Life is Strange

Dontnod’s Life is Strange is a rare delight in video games: one built around a cast of relatable characters that come across as human and strong as the best stories in any medium. While the medium lacks the realism and nuance of a human performance, it’s a reminder of how far games have strived when a video game story can be as bold, moving and gripping as primetime TV or award-winning movies.

The player experiences the story thought Max (Hannah Telle), a student at the prestigious Blackwell Academy who discovers she has the ability to rewind time on the same day she reconnects with her childhood friend Chloe Price (Ashly Burch). Something is going wrong with both the town and the school and Max and Chloe team up to find the answers.

A coming of age story mixed with sci-fi tales, Life is Strange is most striking for how few punches it pulls. Issues of sex, drugs, violence, abuse, and more come up as the story unfolds and Max begins to get glimpses into the lives of the people at Blackwell Academy and the surrounding town of Arcadia Bay.

What makes Life is Strange such a compelling work of fiction is that Max responds to these insights by gaining sympathy and compassion for people who she otherwise might have mistreated or accused earlier in the game. In the moment, certain choices can be undone by rewinding time, but it’s often an episode later before Max sees that the person she thought she understood has a whole other layer to him or her that makes her realize that her assumptions about people aren’t always true.

This is what the best works of fiction often do: allow us to connect and empathize with people who are not us. Max’s journey throughout the game forces her to consider how the people around her are often victims of circumstances she did not consider before. Sometimes, she finds the choices she makes causes someone else to become a victim.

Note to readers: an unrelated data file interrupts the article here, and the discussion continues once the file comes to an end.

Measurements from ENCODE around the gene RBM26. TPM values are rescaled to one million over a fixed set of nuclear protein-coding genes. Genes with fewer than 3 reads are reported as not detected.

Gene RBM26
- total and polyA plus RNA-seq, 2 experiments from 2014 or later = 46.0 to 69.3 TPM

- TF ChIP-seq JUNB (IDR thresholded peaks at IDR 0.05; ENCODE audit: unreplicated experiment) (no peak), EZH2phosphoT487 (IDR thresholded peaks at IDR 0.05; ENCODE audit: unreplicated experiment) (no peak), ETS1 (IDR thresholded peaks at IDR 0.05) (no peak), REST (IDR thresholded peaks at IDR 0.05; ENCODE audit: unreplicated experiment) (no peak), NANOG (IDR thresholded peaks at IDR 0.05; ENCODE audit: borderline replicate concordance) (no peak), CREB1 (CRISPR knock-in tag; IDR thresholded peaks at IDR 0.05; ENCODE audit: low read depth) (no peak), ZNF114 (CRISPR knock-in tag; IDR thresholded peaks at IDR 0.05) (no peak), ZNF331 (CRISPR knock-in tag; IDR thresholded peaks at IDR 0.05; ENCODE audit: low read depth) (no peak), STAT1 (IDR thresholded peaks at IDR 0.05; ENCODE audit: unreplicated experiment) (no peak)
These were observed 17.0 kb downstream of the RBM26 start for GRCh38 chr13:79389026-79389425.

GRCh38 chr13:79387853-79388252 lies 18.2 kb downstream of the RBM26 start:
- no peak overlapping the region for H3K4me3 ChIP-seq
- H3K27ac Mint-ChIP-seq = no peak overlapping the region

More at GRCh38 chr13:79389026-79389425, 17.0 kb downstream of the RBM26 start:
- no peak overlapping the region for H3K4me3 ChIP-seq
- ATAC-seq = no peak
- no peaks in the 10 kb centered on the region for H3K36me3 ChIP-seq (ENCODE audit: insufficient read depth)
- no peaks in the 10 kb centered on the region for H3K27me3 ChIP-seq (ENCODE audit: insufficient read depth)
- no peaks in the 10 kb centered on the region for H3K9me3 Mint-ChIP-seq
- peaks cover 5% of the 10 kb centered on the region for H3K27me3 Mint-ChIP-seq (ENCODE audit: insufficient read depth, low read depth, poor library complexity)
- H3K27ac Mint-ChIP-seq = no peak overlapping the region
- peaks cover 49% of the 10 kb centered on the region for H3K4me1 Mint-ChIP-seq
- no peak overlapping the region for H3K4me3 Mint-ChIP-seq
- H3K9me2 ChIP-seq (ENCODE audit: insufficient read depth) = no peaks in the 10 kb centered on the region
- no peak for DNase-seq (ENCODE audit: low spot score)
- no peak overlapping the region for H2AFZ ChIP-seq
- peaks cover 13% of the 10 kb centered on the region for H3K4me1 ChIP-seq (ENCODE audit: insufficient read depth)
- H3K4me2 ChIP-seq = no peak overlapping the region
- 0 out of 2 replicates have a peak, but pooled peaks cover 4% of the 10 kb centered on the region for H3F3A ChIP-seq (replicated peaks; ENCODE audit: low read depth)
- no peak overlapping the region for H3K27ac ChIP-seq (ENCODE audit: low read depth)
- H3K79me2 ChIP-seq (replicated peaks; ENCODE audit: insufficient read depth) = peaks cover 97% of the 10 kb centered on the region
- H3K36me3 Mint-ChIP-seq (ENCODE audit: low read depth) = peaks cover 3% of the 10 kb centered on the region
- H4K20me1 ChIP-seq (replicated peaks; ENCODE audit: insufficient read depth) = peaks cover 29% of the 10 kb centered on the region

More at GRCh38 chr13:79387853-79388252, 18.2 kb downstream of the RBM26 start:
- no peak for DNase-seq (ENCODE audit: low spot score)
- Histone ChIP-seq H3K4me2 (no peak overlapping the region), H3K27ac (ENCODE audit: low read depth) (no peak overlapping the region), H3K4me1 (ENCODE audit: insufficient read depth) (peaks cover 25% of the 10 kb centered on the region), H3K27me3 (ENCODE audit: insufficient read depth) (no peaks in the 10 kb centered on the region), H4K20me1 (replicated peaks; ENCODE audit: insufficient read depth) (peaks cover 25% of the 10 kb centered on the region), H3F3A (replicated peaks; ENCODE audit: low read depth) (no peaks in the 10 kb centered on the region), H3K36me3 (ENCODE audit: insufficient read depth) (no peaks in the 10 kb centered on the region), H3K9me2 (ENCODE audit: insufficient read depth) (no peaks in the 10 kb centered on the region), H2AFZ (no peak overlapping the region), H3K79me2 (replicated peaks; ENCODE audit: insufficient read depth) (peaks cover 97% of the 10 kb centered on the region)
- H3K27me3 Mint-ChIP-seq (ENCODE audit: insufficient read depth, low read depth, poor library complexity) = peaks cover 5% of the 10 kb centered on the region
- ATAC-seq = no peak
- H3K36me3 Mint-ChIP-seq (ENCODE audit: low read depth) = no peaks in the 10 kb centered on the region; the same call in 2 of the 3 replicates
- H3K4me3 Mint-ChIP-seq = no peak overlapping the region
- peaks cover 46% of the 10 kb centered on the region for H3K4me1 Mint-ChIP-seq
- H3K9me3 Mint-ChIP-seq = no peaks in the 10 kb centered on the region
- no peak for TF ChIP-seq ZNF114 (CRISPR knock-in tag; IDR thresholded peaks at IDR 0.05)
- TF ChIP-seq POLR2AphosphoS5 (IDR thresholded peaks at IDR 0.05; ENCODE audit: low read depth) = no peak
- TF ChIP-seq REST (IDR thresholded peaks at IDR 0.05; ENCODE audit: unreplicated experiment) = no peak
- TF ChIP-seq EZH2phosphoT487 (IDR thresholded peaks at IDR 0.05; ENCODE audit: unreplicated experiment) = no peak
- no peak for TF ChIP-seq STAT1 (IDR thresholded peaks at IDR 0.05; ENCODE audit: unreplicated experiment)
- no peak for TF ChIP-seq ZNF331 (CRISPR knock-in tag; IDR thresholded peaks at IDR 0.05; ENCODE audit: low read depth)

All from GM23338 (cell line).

Where the game occasionally falls apart is its lack of tonal consistency and proper urgency. Max is often left with life-altering choices hanging in the balance when the actual substance of the game is talking to people. Stopping in the middle of something to have a ten minute conversation often feels out of touch with the action of a scene.

But even then, it’s hard to critique the game too much for keeping its writing at the forefront instead of action gameplay sequences. It does have a couple of brief stealth sections but the game’s strongest feature is its writing and most of the best moments in the game are spent in conversation.

All that being said, Life is Strange’s boldest moments are when it decides to be quiet. There are a number of moments when the game does not move until the player does. Max lays in her bed gazing at the ceiling or sits in a chair taking in the view. Most games don’t leave players the mechanical space to simply linger and take in the world, to reflect on how crazy everything has gone. Max will often narrate these gaps, encouraging the player to slow down and process instead of simply move onto the next twist in the story.

That’s the kind of maturity of writing and presentation that goes against the instinct of a society where every last moment is meant to be gripping and enticing. Taking time to simply soak in a moment or reflect is rare in popular stories. Life is Strange has its twists, but they work so well because the story gives itself time to reflect and absorb them. In a relentless world of TV binge-watching and movies with teasers for the next installment, it’s a refreshing change of pace.

Life is Strange strives for the best of artistic inclinations in a medium often bogged down with some of the worst tendencies to marginalize and vilify antagonists as mindless creatures to be slaughtered. Here, people are complex, human and tragic. It’s easy for any story to find the monstrous in humanity, it takes a lot to make bad people human and relatable.

© James Blake Ewing 2018